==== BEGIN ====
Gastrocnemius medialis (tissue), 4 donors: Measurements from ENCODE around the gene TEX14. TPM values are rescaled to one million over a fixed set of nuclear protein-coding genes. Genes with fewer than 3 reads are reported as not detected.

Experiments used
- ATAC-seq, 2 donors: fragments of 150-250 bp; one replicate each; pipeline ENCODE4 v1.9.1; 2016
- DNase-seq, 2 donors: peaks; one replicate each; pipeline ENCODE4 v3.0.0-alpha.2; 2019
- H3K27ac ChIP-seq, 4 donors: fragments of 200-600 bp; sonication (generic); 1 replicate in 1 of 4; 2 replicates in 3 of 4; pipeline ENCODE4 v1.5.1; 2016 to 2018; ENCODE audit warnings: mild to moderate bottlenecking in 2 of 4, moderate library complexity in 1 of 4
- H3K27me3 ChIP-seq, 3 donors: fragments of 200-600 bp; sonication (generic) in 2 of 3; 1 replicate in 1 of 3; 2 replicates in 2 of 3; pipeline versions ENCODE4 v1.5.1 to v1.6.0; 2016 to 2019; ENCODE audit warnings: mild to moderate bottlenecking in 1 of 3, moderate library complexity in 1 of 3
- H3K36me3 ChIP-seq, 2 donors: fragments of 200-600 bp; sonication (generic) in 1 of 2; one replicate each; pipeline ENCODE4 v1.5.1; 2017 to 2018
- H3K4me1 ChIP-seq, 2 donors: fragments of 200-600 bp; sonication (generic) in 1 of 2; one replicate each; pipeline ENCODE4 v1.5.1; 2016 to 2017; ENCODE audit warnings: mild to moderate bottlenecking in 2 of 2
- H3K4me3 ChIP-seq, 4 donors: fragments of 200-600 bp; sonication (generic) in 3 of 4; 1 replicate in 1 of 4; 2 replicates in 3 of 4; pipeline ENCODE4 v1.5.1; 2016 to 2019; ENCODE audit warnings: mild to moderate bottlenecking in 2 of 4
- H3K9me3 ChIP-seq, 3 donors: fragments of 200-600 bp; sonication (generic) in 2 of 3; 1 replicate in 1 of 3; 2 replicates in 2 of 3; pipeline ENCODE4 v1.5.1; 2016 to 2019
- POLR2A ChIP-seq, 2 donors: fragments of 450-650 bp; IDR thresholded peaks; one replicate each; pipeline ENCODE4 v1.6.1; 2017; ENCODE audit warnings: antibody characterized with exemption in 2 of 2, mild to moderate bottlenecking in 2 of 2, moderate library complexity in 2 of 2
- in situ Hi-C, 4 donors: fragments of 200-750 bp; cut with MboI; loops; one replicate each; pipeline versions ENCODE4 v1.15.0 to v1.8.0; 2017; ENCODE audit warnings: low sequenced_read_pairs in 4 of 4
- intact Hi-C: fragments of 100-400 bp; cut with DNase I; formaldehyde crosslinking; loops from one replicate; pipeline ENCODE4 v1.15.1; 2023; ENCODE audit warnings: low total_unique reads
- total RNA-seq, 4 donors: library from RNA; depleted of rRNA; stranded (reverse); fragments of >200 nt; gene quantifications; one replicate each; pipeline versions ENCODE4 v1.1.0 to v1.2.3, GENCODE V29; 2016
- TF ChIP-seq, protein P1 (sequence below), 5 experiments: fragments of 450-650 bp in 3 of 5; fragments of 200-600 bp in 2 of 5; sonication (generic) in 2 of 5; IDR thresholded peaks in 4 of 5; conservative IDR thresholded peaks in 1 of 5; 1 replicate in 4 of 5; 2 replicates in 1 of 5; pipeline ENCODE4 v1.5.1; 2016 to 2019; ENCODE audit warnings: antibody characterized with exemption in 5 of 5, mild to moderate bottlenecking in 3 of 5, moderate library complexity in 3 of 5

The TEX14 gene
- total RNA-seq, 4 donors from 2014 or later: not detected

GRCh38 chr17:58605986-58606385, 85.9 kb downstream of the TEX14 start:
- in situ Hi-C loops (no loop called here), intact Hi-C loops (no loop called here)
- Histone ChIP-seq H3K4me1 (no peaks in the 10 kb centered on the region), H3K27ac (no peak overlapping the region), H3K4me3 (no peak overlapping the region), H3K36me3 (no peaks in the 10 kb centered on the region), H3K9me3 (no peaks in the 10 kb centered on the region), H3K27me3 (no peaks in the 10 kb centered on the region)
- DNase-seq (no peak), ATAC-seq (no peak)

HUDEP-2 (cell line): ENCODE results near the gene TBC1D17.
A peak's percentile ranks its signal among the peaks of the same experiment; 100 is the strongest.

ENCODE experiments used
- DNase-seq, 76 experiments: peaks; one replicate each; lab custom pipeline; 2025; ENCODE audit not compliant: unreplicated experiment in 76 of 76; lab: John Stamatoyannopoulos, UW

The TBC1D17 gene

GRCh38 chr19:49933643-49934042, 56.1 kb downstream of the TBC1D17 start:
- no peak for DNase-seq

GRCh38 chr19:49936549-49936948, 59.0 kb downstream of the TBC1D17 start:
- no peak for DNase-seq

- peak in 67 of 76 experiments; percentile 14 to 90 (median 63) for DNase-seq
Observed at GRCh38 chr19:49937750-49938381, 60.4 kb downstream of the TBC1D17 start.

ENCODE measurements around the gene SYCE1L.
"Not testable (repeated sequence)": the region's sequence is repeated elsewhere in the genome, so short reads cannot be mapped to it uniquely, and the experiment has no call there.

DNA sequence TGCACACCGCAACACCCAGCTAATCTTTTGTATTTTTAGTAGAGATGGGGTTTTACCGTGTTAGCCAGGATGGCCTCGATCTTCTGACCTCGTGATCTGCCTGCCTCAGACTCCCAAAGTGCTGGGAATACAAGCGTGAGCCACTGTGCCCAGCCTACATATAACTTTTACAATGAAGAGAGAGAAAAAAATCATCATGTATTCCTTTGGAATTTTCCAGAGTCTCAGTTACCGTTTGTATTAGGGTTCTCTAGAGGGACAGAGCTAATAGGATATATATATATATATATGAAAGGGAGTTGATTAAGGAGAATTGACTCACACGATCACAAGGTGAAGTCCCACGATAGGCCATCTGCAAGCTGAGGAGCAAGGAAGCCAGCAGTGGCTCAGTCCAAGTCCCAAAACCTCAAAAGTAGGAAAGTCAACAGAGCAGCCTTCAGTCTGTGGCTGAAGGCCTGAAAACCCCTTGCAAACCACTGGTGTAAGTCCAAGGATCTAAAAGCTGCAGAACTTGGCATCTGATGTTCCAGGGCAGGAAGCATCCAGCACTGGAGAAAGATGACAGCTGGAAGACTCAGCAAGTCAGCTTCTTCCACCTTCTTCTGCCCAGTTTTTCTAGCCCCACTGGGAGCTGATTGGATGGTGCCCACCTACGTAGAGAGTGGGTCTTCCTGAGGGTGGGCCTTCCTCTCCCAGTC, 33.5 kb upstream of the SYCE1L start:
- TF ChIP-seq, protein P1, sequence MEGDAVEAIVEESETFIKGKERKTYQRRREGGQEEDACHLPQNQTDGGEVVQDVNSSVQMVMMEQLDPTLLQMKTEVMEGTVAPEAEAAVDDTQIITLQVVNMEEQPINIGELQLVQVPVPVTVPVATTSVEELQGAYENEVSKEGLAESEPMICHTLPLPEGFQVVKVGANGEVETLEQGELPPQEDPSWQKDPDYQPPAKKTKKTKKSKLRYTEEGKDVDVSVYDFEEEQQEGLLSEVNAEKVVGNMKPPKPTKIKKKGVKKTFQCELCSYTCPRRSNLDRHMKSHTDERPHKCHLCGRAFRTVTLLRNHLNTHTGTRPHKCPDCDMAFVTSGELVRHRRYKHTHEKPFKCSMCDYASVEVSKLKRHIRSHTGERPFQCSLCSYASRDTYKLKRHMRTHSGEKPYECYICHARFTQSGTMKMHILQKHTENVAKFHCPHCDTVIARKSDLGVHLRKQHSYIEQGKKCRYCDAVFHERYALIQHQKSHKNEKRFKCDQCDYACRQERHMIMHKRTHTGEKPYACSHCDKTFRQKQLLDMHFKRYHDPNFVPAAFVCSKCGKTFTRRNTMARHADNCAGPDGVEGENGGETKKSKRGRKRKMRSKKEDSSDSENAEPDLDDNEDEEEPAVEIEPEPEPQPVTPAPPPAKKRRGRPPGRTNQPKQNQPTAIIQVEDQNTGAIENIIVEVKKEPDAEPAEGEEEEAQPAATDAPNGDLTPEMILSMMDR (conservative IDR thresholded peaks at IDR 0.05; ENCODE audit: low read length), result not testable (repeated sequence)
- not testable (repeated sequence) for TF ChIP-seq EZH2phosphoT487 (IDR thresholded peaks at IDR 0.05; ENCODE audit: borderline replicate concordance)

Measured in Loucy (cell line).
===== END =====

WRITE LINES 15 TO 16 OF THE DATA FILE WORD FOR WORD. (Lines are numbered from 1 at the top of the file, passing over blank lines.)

- TF ChIP-seq, protein P1 (sequence below), 5 experiments: fragments of 450-650 bp in 3 of 5; fragments of 200-600 bp in 2 of 5; sonication (generic) in 2 of 5; IDR thresholded peaks in 4 of 5; conservative IDR thresholded peaks in 1 of 5; 1 replicate in 4 of 5; 2 replicates in 1 of 5; pipeline ENCODE4 v1.5.1; 2016 to 2019; ENCODE audit warnings: antibody characterized with exemption in 5 of 5, mild to moderate bottlenecking in 3 of 5, moderate library complexity in 3 of 5

The TEX14 gene